Does your Employee Handbook prohibit recordings? If so, can your employees reasonably construe the work rule to restrict their right to talk about their working conditions or to engage in group activity (i.e., concerted, protected activity)? Rules in employee handbooks prohibiting recordings are more common than one may think. For example, in a recent case reviewed by the National Labor Relations Board ("NLRB"), Whole Foods had a rule in its employee handbook that states that it is a violation "to record conversations, phone calls, images or company meetings with any recording device, unless prior approval is received" from a supervisor or "all parties…give their consent." See Whole Foods Market Group, Inc., 363 NLRB No. 87 (Dec. 24, 2015). To Whole Foods, the rule was an important and logical part of its open door policy and its efforts "to eliminate the chilling effect on the expression of views that may exist," if an employee believes that his conversation is being recorded. At first glance, the Whole Foods rule may seem reasonable to employers. After all, isn't the rule protecting employees and their ability to engage in free speech?
Unfortunately, according to the National Labor Relations Board ("NLRB") the answer is "no" where the prohibition on recording, like in the Whole Foods case, is overly broad. Under Section 7 of the National Labor Relations Act, employees have the right to take photographs and make recordings when they are acting in concert for their mutual aid and protection. For example, employees have the right to record union picketing, unsafe working conditions, discussions they have with co-workers and to record evidence to be used in court cases. In the Whole Foods case, the NLRB cited a long history of decisions supporting an employee's right to make recordings, including decisions in a number of prior Presidential administrations.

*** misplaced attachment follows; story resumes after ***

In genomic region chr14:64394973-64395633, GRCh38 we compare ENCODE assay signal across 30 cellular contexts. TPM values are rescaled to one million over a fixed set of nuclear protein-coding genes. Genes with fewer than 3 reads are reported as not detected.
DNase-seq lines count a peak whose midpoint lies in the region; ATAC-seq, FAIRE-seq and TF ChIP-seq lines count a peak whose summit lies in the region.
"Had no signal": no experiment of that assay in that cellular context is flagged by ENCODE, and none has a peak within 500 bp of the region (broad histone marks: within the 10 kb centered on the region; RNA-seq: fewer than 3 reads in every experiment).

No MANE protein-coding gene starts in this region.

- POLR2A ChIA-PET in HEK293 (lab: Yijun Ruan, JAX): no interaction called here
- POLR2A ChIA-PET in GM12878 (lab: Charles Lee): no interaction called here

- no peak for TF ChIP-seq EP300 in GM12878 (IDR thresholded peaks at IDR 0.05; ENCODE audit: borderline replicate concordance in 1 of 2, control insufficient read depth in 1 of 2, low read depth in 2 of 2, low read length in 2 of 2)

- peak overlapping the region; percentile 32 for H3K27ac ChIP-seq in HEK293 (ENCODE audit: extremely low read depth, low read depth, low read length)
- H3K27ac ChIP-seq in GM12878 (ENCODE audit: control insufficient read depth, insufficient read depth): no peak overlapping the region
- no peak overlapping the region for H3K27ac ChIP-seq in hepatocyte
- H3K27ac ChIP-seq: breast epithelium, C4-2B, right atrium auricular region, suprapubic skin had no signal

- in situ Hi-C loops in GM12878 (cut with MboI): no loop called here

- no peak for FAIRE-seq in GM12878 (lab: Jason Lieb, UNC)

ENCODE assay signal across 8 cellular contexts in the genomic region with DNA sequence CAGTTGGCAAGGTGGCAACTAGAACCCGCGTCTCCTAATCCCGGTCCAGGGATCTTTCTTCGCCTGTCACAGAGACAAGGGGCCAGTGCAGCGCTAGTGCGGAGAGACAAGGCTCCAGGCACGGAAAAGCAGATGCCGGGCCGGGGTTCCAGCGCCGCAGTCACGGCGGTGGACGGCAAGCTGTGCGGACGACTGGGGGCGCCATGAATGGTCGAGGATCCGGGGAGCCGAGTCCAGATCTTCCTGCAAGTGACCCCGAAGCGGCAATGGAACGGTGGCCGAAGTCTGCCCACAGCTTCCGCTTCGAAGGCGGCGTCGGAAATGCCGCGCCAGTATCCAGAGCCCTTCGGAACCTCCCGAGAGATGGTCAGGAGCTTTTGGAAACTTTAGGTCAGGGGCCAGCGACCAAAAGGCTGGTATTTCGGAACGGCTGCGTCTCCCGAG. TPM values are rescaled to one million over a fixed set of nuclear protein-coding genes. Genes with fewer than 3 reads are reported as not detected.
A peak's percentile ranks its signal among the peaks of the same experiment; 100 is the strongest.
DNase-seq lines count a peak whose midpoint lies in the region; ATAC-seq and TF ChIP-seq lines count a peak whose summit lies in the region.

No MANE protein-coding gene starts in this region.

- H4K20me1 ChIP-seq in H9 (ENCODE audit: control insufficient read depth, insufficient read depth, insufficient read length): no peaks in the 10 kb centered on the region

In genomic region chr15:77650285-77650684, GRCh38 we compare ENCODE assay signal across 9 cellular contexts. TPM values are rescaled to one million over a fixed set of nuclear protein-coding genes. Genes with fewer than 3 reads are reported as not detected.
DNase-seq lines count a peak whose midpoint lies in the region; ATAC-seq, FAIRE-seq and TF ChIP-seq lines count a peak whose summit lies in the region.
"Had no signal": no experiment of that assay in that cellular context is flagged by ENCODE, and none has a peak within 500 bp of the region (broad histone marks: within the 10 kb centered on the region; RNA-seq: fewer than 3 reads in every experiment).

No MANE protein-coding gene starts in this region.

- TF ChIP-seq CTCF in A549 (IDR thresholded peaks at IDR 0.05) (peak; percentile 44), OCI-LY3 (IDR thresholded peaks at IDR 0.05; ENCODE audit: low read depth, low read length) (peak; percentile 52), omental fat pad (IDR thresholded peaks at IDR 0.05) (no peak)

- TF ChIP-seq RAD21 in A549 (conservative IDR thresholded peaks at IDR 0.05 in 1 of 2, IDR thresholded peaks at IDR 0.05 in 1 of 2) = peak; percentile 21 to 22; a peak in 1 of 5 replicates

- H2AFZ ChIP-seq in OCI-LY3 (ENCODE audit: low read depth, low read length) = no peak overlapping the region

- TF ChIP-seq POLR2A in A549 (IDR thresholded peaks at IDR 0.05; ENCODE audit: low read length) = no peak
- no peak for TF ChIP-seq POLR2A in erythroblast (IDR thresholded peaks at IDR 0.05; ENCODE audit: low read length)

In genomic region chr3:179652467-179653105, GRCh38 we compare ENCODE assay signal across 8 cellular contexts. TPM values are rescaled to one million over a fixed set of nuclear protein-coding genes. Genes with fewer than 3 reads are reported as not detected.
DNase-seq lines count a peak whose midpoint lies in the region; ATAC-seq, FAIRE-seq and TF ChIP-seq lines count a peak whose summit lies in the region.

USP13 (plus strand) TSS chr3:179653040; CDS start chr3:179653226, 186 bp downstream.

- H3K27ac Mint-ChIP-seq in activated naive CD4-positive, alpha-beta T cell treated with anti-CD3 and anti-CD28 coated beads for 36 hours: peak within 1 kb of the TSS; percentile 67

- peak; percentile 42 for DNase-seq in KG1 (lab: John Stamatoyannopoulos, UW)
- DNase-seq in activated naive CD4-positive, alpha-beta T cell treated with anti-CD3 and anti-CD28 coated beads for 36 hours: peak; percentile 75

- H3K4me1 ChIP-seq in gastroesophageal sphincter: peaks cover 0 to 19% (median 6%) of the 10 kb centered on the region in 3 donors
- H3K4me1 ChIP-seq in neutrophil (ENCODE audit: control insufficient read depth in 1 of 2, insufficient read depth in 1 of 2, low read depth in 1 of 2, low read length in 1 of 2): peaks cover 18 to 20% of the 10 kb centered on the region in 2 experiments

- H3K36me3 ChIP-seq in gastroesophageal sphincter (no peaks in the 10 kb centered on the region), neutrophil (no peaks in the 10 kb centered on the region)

The NLRB's decision with regards to the Whole Foods rule does not mean, however, that a company cannot restrict recordings at all. Rules prohibiting employees from making recordings may be allowed if they are "narrowly drawn." An employer can restrict recordings that are not "part of, or in furtherance of, a course of group action," do not initiate or induce group action, or do not enforce provisions of a union contract. A company may have a rule that restricts a recording made only for an individual purpose. For example, if an employee brings a recording device into a disciplinary meeting, a company may have the right to tell that employee that he either participates in the meeting without recording it, or the meeting will be just short enough to give the employee the notice of discipline. A company may also have a compelling reason to prohibit some recordings, such as to protect patient privacy in a hospital. A company may have a non-recording rule to protect the company's intellectual property.
Therefore, all human resource professionals should examine rules prohibiting recordings in their employment handbooks in light of the NLRB's Whole Foods decision and redraft them to meet the NLRB's requirements.